Storing Plywood, Biscuit Joiners, Invisible Seams & MUCH More!
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1)Jacob from North Carolina, long time listener, 3rd time questioner.
I’m building a trestle style kitchen table that will have a painted base. Not my first choice, but happy wife happy life. My question is: What do y’all use to eliminate seams when painting? Spackle, putty, or some other product. My seams are tight, right and smooth, but when I’ve painted projects in the past, the seams remain visible. For the trestle table legs, I would like them to be seamless and look like one piece. Any insight is appreciated. FYI, I’ll be spraying the paint.
2) Gentleman love your podcast and have listened to every episode, keep up the great work. My question is about fence length. Currently the saw I own is a 1980 Delta Unisaw with a 52″ fence. I purchased it new in 1980. I am retiring this year after I sell my company. My wife wants to purchase a new Sawstop for me because I’m always complaining about the dust collection on my old saw. She wants to buy me the Sawstop Industrial saw (I love tools), and wanted to know do I want the 36″ or 52″ fence. I think I can count on one hand the number of times I used the additional length on my current fence and was just wondering do you guys have the 36″ or 52″ fence assembly and is it worth having the larger fence. Normally I just have stuff sitting on it.
Second question is for Guy, as I’m in my late sixties and my skin is quite dry and I use lotion regularly I’ve heard you talk about using gloves in the shop. What type of gloves do you use and are you happy with them.
And one last thing Guy at 5’8″ I love my Laguna bandsaw the table height is perfect for me 🙂 Kris
1) Hey guys I just wanna say thank you for the amazing contact the guys put out! I found you guys about four months ago I’ve been going through the old episodes to catch up. But I was wondering if you guys could help me out and point me to a good affordable biscuit joiner. I would love to get a festool biscuit joiner but it’s just out of my price range, is there anyway you guys can recommend A biscuit joiner that is worth the best bang for his buck. Thank you again for awesome content Ethan thompson
2) I am contemplating making a new workbench to go with my inkliened vise. I like my current workbench made of southern yellow pine but would like to add a few features like a two piece top for clamping as well as an end vise/wagon vise. My question is would ambrosia maple be a good/bad material choice for a workbench? From my wood store is $3 cheaper than soft maple. I could see the color variance possibly being an issue during use and sighting material. I’m not sure the holes in the material would be that problematic. What says you guys? Thanks, Ryan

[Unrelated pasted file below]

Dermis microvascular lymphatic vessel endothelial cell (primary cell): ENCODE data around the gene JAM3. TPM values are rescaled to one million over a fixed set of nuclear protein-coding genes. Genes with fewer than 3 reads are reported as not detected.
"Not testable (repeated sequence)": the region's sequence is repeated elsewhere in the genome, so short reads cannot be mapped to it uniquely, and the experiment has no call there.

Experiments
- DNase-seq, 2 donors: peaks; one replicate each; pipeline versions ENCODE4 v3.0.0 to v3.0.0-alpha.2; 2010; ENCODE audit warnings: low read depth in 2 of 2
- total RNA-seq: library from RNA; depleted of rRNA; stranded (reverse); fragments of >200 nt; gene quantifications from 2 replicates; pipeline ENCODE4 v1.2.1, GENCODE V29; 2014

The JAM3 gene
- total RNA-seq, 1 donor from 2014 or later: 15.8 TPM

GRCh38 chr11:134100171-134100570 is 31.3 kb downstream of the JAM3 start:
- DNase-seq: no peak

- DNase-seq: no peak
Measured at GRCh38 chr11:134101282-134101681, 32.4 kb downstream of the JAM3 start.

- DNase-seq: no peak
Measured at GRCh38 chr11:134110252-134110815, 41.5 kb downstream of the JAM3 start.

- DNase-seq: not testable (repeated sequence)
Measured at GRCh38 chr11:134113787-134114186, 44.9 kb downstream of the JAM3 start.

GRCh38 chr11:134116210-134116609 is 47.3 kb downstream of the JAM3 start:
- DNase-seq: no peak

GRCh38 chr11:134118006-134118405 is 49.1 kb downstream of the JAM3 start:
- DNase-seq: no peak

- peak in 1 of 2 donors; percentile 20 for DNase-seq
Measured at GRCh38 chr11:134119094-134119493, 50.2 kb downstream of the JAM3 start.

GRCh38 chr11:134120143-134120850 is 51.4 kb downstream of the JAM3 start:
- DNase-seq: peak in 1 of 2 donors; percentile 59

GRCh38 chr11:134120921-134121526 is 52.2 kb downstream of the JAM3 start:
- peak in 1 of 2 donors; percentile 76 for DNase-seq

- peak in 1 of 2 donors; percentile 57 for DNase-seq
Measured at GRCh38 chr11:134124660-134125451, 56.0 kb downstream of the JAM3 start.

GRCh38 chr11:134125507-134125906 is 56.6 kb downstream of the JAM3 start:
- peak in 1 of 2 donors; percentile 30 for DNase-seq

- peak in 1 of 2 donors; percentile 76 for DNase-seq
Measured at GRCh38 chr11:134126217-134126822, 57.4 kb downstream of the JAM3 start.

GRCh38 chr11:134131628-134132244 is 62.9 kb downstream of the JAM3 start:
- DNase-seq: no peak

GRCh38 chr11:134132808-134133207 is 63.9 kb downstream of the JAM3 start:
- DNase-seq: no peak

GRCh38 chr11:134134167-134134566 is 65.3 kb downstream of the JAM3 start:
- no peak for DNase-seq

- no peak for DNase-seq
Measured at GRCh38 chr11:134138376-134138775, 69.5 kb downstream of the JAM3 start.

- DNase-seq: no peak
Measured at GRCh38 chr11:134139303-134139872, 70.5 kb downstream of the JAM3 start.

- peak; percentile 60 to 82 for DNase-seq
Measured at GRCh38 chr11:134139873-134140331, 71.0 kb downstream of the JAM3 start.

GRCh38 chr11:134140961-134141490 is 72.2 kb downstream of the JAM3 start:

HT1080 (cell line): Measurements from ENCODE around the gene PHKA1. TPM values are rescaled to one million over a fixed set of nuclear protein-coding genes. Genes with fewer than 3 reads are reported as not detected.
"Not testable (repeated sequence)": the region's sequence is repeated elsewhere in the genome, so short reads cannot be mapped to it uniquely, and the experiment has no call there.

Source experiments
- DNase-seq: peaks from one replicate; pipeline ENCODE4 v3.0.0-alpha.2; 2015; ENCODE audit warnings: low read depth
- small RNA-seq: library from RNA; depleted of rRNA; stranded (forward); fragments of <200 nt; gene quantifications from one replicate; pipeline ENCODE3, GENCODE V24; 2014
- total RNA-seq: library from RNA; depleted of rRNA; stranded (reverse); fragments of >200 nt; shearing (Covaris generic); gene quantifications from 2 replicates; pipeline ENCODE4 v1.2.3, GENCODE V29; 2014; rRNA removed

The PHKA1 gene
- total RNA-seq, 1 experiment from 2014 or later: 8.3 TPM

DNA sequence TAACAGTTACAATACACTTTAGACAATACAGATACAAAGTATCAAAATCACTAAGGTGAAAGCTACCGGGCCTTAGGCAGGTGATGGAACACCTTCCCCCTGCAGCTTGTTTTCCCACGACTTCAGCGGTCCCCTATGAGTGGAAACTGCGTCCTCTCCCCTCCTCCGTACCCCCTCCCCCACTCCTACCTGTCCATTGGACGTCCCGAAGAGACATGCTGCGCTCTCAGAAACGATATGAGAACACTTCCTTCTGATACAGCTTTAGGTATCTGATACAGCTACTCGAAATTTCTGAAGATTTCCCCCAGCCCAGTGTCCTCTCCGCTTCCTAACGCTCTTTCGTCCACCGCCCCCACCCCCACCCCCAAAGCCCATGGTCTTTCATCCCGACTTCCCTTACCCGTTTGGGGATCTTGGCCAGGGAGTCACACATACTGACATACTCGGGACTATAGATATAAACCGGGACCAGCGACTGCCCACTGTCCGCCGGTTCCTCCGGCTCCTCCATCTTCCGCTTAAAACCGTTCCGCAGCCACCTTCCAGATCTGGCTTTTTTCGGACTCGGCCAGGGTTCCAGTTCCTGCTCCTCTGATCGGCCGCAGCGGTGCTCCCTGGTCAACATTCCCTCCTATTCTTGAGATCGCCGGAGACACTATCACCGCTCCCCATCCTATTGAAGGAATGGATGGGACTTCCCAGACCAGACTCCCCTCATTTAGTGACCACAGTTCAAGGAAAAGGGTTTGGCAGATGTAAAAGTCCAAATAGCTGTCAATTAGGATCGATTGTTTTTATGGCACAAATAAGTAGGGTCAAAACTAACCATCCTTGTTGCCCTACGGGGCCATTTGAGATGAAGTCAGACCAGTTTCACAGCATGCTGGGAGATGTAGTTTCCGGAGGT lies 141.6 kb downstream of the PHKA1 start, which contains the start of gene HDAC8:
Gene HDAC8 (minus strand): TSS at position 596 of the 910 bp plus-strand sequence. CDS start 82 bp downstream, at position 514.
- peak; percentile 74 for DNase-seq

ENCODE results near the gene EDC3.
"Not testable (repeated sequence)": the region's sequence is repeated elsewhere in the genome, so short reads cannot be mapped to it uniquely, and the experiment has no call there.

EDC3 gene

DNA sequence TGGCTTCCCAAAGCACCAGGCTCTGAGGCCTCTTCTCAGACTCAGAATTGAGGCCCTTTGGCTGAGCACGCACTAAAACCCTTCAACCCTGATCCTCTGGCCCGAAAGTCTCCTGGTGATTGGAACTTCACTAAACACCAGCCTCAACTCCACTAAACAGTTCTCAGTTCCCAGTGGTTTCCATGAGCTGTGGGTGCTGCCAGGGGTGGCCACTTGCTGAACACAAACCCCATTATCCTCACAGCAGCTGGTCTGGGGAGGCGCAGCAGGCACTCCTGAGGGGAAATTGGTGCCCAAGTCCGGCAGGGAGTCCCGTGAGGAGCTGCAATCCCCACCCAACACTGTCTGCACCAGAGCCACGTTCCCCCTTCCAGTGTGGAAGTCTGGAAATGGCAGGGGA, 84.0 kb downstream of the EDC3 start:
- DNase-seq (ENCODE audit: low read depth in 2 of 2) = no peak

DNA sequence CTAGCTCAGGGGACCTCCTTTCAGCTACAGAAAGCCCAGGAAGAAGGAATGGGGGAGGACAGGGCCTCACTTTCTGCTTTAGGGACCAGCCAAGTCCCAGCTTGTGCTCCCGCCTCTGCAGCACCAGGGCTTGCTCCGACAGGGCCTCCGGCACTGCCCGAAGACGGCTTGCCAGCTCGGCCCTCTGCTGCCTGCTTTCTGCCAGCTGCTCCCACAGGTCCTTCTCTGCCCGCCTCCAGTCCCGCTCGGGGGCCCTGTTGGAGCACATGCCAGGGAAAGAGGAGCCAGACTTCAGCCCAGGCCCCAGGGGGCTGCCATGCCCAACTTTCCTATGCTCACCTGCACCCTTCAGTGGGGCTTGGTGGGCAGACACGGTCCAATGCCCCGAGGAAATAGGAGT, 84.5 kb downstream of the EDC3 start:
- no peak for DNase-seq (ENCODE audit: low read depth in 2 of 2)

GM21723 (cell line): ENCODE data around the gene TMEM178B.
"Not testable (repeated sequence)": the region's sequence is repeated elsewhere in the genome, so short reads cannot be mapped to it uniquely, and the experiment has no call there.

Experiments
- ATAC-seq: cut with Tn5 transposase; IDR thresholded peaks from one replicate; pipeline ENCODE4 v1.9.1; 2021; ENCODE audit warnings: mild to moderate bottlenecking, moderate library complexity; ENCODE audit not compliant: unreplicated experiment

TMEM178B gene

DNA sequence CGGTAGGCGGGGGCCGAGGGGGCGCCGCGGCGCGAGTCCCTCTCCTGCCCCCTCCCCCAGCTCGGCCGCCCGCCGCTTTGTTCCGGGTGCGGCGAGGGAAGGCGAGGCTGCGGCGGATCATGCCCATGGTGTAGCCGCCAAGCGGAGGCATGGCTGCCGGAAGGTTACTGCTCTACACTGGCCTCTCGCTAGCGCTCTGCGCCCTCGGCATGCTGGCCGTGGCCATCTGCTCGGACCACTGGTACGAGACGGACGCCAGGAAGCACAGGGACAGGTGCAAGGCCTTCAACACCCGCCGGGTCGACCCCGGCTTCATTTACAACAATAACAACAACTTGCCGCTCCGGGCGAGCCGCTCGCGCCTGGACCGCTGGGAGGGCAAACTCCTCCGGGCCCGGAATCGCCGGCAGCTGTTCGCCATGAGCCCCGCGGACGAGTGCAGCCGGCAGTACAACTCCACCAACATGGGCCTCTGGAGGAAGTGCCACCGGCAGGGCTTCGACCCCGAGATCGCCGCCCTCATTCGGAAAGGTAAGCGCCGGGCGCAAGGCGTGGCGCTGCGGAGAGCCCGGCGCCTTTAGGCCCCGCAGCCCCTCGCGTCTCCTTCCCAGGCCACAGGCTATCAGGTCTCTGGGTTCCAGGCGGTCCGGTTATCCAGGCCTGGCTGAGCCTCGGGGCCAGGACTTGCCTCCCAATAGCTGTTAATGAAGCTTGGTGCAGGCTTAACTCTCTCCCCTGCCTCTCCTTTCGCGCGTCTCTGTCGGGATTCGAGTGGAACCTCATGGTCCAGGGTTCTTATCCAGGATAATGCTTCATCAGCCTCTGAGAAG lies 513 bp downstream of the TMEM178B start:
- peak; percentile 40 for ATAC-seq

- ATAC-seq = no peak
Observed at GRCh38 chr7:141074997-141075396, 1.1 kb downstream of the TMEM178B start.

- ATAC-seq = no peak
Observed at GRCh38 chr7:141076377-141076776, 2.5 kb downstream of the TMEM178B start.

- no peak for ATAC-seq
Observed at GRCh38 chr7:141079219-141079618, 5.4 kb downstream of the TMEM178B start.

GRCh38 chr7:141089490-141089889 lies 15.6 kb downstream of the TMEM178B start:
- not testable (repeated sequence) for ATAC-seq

1) Hey guys. New listener here! Love the genuine vibe of the show and of course all the knowledge. I build barn doors, blind mount shelves and mantles out of my garage to support my family. I recently had to switch to plywood for most builds due to cost of solid wood (1x and 2x materials) . My question is..I live in Tampa Florida and my wife hates that our pool table room has become the lumber storage room. Now that I’m using sheet goods and don’t want to break them down far in advance of projects…what are your thoughts on ways to store plywood in a NON climate controlled Florida garage? Also storing solid woods as well. Oh, and my material is always pine or poplar. I would love your thoughts on this topic. Humidity, drastic weather changes hourly and no climate control? The garage is a dedicated, yet messy work space.
2)Hey Fellas, Thanks for addressing my last question on fuzzy cutting boards. Sean was correct – I was over-sanding after each raising of the grain. So many ways to shoot yourself in the foot it seems…
I want to ask your thoughts on the practical limits of mitre saws. I’m sure you’ve addressed similar before, but as Guy often points out, what haven’t you addressed before! Maybe not from this angle perhaps? There are folk who do anything and everything with a mitre saw and those who wouldn’t cut a precise mitre with one to save their lives. In my journey thus far I think the most important thing for novices is to appreciate the full capabilities as well as the limitations of their equipment.
Assuming a novice user.., one with a reasonable quality mitre saw and table saw.., one who has learned to keep both reasonably well calibrated.., but one who has yet to be collecting after-market devices such as advanced mitre gages etc..
Can you point to any examples of types of operations that represent a limit, or exceed the limit, of what a novice should reasonably expect from themselves and their mitre saw? Or put another way.. for this or that operation – have at it.. but at such and such a point.. well then it’s time to be pursuing table saw jigs or other skillsets to get where they need/want to go?
Thanks again, hope this finds you all well, keep on keepin’ on! Colin